King's Gambit Modern Defence: 1.e4 e5 2.f4 exf4 3.Nf3 d5
The King's Knight Gambit, 3.Nf3, develops a piece, brings White closer to kingside castling and stops Black from playing 3...Qh4+.
With 3...d5, Black aims to return the gambit pawn and concentrate on development. Unlike many other such declined variations, the Modern Defence tends to lead to a relatively dynamic equality, rather than sterility, and so is a good option for those who would rather avoid the wilder lines of the King's Gambit Accepted but still retain reasonable winning chances.
I don't think it is a strong reason for White to give up the King's Gambit, because there is still a fair amount of scope for White to head for unbalanced play with attacking chances, but Black's attacking chances are often every bit as good as White's in this variation. On the other hand, it is worth noting that, unlike in many such gambits, Black actually scores higher in practice by holding onto the extra pawn with 3...g5 than by giving it back with 3...d5.
The move order 2...d5 3.exd5 exf4 is a more forcing way of reaching the Modern Defence
2...d5 is often used as a gambit, meeting 3.exd5 with 3...e4 (the Falkbeer Counter-Gambit) or 3...c6 (the Nimzowitsch Counter-Gambit), but Black can also aim for transposition into the Modern Defence with 3...exf4 (see diagram) This may well be a more forcing way of reaching the Modern Defence, as it avoids the line 2...exf4 3.Bc4 d5 4.Bxd5, and in the meantime Black is threatening a disruptive queen check at h4.
A. 4.Nc3?! Qh4+ 5.Ke2 leads to lines of the Mason Gambit (2...exf4 3.Nc3 Qh4+ 4.Ke2 d5 5.exd5?!) in which 5.exd5 is inferior to 5.Nxd5, leaving White struggling to generate enough play to justify the misplacement of the white king, so it cannot be recommended. B. Similarly, 4.Bc4?! Qh4+ 5.Kf1 is quite good for Black following 5...Bd6, defending f4. It leads to lines of the Bishop's Gambit (2...exf4 3.Bc4 Qh4+ 4.Kf1 d5 5.exd5?!), where, again, 5.Bxd5 is superior to 5.exd5. If White chases the black queen with 6.Nf3 the queen is quite safe after 6...Qh5 or 6...Qh6. C. 4.Bb5+ is well met by the non-materialistic 4...c6 intending 5.dxc6 Nxc6 with good play for Black. D. 4.Nf3 prevents ...Qh4+, but transposes directly into the Modern Defence, giving the same position as 2...exf4 3.Nf3 d5 4.exd5.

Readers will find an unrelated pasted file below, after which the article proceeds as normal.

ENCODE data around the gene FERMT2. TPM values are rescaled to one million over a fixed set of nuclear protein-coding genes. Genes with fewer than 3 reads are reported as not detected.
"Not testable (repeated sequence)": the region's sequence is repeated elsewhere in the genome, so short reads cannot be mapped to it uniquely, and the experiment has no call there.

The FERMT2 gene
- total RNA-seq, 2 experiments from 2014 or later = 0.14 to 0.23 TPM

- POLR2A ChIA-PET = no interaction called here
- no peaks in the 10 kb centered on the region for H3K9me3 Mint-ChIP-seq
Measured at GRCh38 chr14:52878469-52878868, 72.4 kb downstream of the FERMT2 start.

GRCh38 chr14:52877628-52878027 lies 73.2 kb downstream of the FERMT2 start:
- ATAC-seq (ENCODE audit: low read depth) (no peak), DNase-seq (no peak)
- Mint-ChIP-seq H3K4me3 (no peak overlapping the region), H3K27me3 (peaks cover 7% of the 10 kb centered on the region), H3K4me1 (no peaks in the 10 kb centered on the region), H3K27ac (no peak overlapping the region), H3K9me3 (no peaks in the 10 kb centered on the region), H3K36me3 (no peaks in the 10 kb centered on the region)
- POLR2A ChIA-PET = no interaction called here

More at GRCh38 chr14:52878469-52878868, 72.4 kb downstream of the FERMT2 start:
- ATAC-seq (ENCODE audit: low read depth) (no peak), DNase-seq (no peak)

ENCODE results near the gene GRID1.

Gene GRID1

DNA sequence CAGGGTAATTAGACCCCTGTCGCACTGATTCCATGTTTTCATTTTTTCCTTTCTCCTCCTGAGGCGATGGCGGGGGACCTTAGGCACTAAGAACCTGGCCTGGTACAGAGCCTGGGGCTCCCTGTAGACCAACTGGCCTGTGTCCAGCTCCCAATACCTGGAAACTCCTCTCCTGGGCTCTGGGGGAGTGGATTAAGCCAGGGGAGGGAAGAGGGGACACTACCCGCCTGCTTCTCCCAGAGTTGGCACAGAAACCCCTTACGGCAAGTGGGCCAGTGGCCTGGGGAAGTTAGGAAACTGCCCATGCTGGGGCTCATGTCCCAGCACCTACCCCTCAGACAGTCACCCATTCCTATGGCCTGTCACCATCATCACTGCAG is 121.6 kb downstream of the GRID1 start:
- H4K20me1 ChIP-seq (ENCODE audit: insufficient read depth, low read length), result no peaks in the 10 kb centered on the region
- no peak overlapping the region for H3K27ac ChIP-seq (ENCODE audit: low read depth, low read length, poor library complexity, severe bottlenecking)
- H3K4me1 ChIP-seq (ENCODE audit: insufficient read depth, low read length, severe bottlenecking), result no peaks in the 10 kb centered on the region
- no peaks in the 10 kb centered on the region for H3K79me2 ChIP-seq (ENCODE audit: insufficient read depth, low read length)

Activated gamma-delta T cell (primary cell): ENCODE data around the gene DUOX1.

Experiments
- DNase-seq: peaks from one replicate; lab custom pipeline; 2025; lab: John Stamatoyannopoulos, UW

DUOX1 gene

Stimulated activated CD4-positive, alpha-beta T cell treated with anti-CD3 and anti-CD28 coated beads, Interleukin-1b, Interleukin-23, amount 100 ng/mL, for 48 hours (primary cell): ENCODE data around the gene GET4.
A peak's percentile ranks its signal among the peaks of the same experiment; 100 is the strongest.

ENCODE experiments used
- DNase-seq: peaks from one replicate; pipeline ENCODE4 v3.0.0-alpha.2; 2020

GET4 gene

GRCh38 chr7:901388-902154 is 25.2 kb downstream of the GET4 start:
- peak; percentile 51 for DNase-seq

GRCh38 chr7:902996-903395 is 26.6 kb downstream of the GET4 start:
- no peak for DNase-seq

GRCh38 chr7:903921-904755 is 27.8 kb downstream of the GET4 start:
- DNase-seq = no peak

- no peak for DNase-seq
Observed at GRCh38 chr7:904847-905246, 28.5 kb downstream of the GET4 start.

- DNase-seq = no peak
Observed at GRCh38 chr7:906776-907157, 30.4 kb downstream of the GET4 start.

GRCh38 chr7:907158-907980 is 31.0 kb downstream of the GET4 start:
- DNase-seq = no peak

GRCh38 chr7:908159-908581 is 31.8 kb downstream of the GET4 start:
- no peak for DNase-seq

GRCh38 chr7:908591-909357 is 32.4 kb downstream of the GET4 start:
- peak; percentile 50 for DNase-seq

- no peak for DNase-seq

After 1.e4 e5 2.f4 exf4 3.Nf3 d5, White should continue 4.exd5
White should continue with 4.exd5, since 4.e5?! should be met by the change of plan with 4...g5! intending 5.d4 g4, and White ends up with an inferior version of 3...g5 lines, because Black has achieved the central break ...d7-d5 (whereas in the lines with 3...g5, Black tends to have to work hard to get ...d7-d5 in safely).
After 4.exd5, if Black continues with 4...Qxd5 then White has good chances of getting the advantage with 5.Nc3 harassing the black queen, and 5.d4 is also quite good, putting a pawn in the centre before chasing the black queen. For example, 5.Nc3 Qe6+ 6.Be2 Bd6 7.0-0 (see diagram on the left), where White has a large lead in development in return for the pawn.
However, 4...c6 is also playable, aiming to generate active piece play in return for having a compromised pawn structure, the main line then goes 5.d4 Bd6 6.dxc6 Nxc6 (see right hand diagram). Black has scored well in this line, although Black must play actively to avoid allowing f4 to drop off. The chances are roughly equal. One interesting example of this line was Halvard-Daniel, Aarhus Chess House 2012.
4.exd5 Nf6 - Relatively uncommon White options 5.d4 and 5.Be2
After the normal 4.exd5 Nf6, 5.d4 is not played very often because it allows Black to get in 5...Nxd5, recapturing the pawn and defending the pawn on f4. White has difficulties getting the pawn back in this line without making concessions, as the attempt to kick the knight away with 6.c4 is well met by the awkward check 6...Bb4+.
Thus White's best is probably to put pressure on the knight on d5 with 6.Bc4, but then 6...Be6 (left hand diagram) keeps it pretty solid for Black. If 7.Bxd5, 7...Qxd5!is strong because White cannot play 8.Bxf4 due to 8...Qe4+ and 9...Qxf4, and if 8.Nc3 Black can pin the knight with 8...Bb4. With best play White can regain the pawn eventually, but this line gives Black the positional advantage of two bishops vs. bishop and knight in an open position.
5.Be2 is more interesting, and has been tried by Hikaru Nakamura. White is happy to let Black hold onto the extra pawn on f4 and strive for compensation, meeting 5...Nxd5 with 6.c4 (right hand diagram). However, I don't particularly trust this line for White either. Most often Black plays 6...Nf6 or 6...Ne7, with the latter allowing Black to play ...Ne7-g6 to add extra protection to the pawn on f4. John Shaw in his book on the King's Gambit was unconvinced by White's compensation in these lines, while Stockfish likes the rarely tried 6...Nb4!?, with the idea of 7...Bf5 threatening 8...Nc2. There is only one relatively high-level example that I can find with this, Carnstam-Werner, corr. 1988, and it is unconvincing for White.
4.exd5 Nf6 5.c4
5.c4, defending the d5-pawn, appears to lead to dynamically equal play and is thus a reasonable option for White. Black normally responds with 5...c66.d4 cxd5 7.c5!? Nc6, and now 8.Bxf4 (diagram)promises equal chances for both sides. This line is not generally very popular, but it has been tried by Magnus Carlsen. In Carlsen-Chadaev, blitz Wch 2012, Carlsen actually deviated with 8.Bb5, which may be dubious as Black may be able to hold onto the extra pawn following the untested 8...Qe7+, but the game continued with the compliant 8...Be7. Black is left with an isolated pawn on d5 and will need to play actively in order to prevent it from becoming a weakness, striving to keep pieces on the board. The line up to move 8 is not forced, and in particular 7...b6 looks like an interesting alternative, encouraging the potentially weakening 8.b4.